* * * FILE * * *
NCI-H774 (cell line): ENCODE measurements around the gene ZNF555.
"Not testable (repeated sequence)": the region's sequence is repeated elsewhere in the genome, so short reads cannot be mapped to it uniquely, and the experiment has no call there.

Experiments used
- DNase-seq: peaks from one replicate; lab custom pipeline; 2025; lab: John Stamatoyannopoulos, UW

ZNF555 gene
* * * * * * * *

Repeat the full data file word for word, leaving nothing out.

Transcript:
NCI-H774 (cell line): ENCODE measurements around the gene ZNF555.
"Not testable (repeated sequence)": the region's sequence is repeated elsewhere in the genome, so short reads cannot be mapped to it uniquely, and the experiment has no call there.

Experiments used
- DNase-seq: peaks from one replicate; lab custom pipeline; 2025; lab: John Stamatoyannopoulos, UW

ZNF555 gene